The Artistry of Interdisciplinary Communication to Inspire Healthcare Culture Change

by Libertad Montoya

I was raised, at least for part of my childhood, by a single mom, who was an actor/director. She would often take me to work with her, and afterwards, our household was the site of what could probably be described as a salon–many artists of varying disciplines gathered to discuss and share their art. Visual artists (painters, sculptors, etc.), musicians, actors, orators, photographers, philosophers, and other artists would gather to eat, drink, and share their art with each other in a setting that was safe, open, and welcoming. People were supportive of everyone’s art and often would spontaneously collaborate via giving feedback or even active participation. 

Many years later, when we had moved to the US, my mother wanted to facilitate my learning of the English language, so she enrolled me in various extracurricular activities offered by the city. First it was swimming lessons, next it was ballet, another year it was outdoor education. One year she enrolled me in problem solving/puzzle camp. Daunted at first, I soon realized that I already possessed the tools to understand how to approach problems–inquiry and teamwork. When I had accompanied my mom to work on set in the theater, I had seen how every person in the production performed a specific but critical function in the production. In addition, I watched the actors and directors engage in the study of the characters and the text–really, an examination of the interplay between context, expression, and nuance. So, when I realized at camp that I could apply this knowledge to problems and puzzles, I began to fundamentally understand how to engage in meaningful inquiry (of course, it would be years before I could articulate this academically). 

Many themes emerged today in our various sessions. After the domino exercise today, my group was walking back to the classroom and discussing communication. I remarked that communication styles can be vastly different, but specific methods of communication can be taught and learned–just as I had watched an interdisciplinary exchange between artists as a child, or as I observed the robust discussions about character motivations and textual analysis in rehearsals and applied that knowledge to math and puzzles. Later in the bigger group we dialogued about the differences between challenges and inquiry and whether there is a place for our own egos in our professions. In the context of health care, I apply these skills as a perpetual learner, as a teammate, and as an educator. Developing a style of communication to promote understanding, coupled with the pursuit of knowledge–but now with an eye to working in an interdisciplinary healthcare team–is the new realization of these skills. Working collaboratively towards a common goal, endeavoring to deliver safe, effective, patient-centered care, is our objective. Gathering here with a new group of individuals who are also interested in this work, with the gorgeous scenery of Telluride as our background, is continuation of this path.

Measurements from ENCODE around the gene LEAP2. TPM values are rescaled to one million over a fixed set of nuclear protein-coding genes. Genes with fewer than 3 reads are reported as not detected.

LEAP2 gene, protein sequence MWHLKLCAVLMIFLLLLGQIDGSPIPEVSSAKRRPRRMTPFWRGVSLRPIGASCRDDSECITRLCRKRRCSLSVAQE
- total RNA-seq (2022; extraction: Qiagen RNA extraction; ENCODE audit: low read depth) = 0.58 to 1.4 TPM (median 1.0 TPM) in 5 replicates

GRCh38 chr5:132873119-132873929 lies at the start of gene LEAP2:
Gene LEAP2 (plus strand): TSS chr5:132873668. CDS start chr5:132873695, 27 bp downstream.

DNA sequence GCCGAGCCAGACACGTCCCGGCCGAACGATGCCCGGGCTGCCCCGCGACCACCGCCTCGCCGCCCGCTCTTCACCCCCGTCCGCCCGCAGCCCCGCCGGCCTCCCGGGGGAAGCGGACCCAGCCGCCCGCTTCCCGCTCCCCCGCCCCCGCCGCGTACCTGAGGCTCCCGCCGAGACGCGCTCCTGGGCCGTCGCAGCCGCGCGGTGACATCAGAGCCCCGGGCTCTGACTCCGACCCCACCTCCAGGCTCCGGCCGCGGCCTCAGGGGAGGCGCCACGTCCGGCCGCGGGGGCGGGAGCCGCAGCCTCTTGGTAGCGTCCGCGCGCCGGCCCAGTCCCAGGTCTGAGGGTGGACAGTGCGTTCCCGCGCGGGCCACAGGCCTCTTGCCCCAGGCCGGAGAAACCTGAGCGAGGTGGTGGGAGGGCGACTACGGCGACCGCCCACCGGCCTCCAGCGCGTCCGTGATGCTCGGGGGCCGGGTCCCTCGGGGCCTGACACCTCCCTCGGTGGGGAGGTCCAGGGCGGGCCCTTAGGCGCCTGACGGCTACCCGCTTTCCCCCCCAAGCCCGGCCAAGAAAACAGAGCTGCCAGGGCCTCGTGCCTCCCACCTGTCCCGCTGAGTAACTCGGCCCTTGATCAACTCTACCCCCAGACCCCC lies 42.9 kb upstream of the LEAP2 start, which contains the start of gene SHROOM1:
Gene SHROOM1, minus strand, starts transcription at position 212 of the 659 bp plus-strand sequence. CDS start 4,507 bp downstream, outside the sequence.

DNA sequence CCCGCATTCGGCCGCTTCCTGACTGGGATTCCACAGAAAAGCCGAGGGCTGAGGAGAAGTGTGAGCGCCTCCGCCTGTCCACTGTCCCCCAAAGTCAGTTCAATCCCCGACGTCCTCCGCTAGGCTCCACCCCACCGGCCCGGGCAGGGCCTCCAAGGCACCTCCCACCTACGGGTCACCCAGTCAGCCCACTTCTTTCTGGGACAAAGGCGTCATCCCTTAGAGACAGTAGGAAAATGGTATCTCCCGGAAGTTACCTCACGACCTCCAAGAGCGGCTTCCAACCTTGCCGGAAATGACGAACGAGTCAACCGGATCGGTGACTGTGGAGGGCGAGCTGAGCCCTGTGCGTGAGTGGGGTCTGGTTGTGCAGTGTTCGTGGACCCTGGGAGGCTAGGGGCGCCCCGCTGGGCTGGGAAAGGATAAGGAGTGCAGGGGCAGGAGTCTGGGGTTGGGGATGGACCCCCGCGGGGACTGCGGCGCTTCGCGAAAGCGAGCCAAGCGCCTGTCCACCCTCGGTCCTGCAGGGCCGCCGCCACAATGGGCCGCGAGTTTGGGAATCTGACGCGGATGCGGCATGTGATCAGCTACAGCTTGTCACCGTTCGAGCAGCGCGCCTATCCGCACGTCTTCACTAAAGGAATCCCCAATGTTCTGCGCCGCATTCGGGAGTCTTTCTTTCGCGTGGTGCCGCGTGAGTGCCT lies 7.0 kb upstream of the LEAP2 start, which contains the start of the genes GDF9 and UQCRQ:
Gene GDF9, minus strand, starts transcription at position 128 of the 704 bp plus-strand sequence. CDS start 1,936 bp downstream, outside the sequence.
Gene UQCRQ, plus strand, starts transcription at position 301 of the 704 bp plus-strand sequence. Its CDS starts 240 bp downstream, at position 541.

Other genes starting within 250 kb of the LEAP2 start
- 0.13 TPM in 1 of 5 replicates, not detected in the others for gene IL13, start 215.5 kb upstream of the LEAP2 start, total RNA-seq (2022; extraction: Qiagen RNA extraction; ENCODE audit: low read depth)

A great deal of our discussion today focused on changing culture–why it’s important, who needs to participate, and how to do it. At dinner, a group of ten of us had lively discussions surrounding this theme. Over tapas, we discussed our unfamiliarity with the scope of practice of our colleagues, work flow issues, and curriculum design challenges. We wondered, as we huddled in blankets under the stars, warmed by food, wine, and fervor, how we could effect the change we had been discussing all day. I remembered my first day here, making my way through the Telluride Museum, learning about the history of this town and its own journey. I learned about the struggles to achieve a fair work day schedule, about the civil rights movement in the town, and about individuals shattering expectations to achieve new heights. The museum itself had been a hospital, and was transformed by a nurse to be the town museum. The city had weathered its fair share of peaks and valleys, but had grown over time to be the thriving town of today. Likewise, it’s important to learn from this town’s history that we will not solve healthcare’s problems by Thursday. Together, however, we can engage in the work that will set culture change in motion, improving the healthcare landscape for the future.

I’m energized by the work we are doing here and I look forward to the rest of the week’s activities.